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In 2010, John Edel, founder of Bubbly Dynamics, purchased The Plant, formerly the Peer Foods meatpacking building, and converted it into an incubator for food businesses. It was one of the many abandoned plants and warehouses scattered throughout the city, many considered to be “strip and rips,” which refers to the process of mining the building for valuable materials before it is destroyed. Edel, however, aspired to restore this building to benefit the larger community and the environment.
The Plant fosters fledgling food businesses in a space where manufacturing and indoor growing coexist in a mutually beneficial relationship that is also energy and waste efficient.
“The perception that the building amounted to no more than a pile of junk completely discounted the value of the embodied energy—that is, the value of the energy used to construct the building and to make all the materials used,” says Carolee Kokola, director of enterprise operations at Bubbly Dynamics.
Kokola further explains that the Peer Foods building was a perfect candidate for Edel’s vision in part because of what it already had to offer: sanitary brick floors, floor drains, food-grade surfaces, and floor loads able to handle heavy-duty equipment and machinery.
“At The Plant, we strive to identify inefficiencies and, to the extent possible, close loops of waste, resources, and energy. Bringing food-production jobs to cities where the food is actually being consumed plays a role in revitalizing communities while reducing vehicle-miles for transportation and helping raise awareness of healthy, fresh food.”
It’s a lofty undertaking, but it’s proving a success so far. In addition to taking advantage of a facility already equipped to handle food production, the businesses that now call The Plant home are able to draw from the knowledge and connections Bubbly Dynamics offers, as well as that of each other. They often create collaborations and seek ways to facilitate closed-loop systems together, in which the output—or waste—from one business is used as input in another. It’s a main focus of the Bubbly Dynamics mission, and all businesses involved in their enterprises are encouraged to seek ways to do this when possible. For example, Bubbly blends wood chips with the spent grains from Whiner Beer Co at The Plant to produce compost, which is then used in the indoor microgreen-growing operation for Closed Loop Farms, as well as the other outdoor farms at the facility.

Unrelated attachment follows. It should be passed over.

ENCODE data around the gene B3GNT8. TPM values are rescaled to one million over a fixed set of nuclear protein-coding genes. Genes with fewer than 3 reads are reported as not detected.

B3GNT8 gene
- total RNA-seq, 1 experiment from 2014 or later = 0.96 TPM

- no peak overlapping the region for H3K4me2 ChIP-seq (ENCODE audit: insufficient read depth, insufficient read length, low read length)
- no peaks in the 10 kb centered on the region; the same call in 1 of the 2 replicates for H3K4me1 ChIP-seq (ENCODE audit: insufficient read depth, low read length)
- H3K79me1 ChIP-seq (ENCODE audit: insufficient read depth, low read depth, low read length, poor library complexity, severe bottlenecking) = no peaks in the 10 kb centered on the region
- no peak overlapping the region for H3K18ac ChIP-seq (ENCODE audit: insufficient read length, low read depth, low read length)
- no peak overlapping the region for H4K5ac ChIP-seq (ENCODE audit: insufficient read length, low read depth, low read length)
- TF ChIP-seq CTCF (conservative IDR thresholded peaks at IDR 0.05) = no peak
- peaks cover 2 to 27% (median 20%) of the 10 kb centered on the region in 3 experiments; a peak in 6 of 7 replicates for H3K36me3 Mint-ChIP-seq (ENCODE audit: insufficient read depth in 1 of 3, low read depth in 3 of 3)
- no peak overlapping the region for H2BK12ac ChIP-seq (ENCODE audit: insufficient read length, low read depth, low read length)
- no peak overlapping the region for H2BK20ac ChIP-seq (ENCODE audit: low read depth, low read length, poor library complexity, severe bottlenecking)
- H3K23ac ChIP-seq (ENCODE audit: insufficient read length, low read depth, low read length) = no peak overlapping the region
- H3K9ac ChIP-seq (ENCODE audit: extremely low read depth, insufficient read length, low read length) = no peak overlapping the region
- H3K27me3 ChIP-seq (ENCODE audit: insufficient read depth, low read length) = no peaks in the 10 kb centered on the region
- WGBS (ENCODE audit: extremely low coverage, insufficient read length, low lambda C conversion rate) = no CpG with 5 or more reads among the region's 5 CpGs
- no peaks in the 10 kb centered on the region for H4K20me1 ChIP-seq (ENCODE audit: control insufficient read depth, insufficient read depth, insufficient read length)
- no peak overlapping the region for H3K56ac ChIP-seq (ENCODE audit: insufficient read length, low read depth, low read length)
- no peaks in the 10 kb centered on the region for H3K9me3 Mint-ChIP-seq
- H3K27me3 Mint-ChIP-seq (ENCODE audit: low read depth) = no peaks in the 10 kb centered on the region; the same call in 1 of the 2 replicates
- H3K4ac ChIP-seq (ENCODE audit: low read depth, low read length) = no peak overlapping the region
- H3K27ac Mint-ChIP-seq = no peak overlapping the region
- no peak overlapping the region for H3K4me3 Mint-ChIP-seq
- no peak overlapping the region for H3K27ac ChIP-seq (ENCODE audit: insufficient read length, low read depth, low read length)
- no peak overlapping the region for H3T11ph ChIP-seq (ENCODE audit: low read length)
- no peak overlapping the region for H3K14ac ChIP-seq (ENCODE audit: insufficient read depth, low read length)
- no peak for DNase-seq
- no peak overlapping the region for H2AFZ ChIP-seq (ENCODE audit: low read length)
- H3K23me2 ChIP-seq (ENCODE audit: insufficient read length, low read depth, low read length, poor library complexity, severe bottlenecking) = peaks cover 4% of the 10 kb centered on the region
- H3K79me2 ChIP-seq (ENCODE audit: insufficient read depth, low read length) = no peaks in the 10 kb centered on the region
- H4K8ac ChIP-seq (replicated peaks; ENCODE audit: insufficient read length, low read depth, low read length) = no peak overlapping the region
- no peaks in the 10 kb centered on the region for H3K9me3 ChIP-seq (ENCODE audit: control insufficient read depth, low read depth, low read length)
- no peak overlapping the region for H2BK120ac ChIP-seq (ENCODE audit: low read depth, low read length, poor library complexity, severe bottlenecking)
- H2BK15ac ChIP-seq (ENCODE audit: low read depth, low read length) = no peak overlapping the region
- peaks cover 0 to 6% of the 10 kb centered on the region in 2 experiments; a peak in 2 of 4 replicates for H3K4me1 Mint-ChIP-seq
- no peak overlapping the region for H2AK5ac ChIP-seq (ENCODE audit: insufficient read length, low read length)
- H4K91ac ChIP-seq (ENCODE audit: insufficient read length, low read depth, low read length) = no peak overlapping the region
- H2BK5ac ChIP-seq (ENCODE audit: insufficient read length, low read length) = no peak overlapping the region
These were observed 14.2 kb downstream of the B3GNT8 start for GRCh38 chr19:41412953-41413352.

The goal, eventually, is that the building and the businesses within will reuse all waste created so that, in essence, there won’t be any. Part of this process will involve building an anaerobic digester that is designed to alleviate many of the problems that face urban food deserts, such as waste management, transportation costs, energy production and use, and soil conditions. “The technology’s replicability and scalability create a compelling case study of waste efficiencies and energy production by reusing what is conventionally considered ‘waste’ to create several valuable outputs,” Kokola says. “This project has the potential to shape practices and policy in urban areas throughout the country.” Due to a gap in financing, the digester is on hold, but Bubbly continues to seek funding and maintains that they will build and use the digester in the not-so-distant future.
Bubbly also works with Plant Chicago, a small nonprofit at The Plant, to host a monthly farmers’ market on the first Saturday of each month. During market hours, Plant Chicago offers programming, such as workshops and cooking demos in which they use items available at the market, and Bubbly offers tours of the facility.
Bubbly has also collaborated with Chicago historians to open the Packingtown Museum on the second floor of The Plant, which will serve to preserve, protect, and inform the community about the heyday of the meatpacking industry in the Union Stock Yards and surrounding neighborhoods. When complete, the museum will be open to the public on farmers’ market days and will be free of charge.
There is a lot to be learned and taken away from The Plant project, be that information on sustainable living and food practices, health and nutrition, or Chicago history. “We’re hoping that [The Plant] will [help Chicagoans feel] empowered to implement choices that improve their quality of life and the economic, social, and environmental sustainability of their communities,” Kokola says. “There’s no new building, or new piece of furniture, or new article of clothing, that’s more sustainable than one that already exists. And for food purchasing, [it’s important to] buy more carefully sourced and local food […] and then to enjoy every bit of it […] We’re always delighted to see sparks of intellectual curiosity created by The Plant.”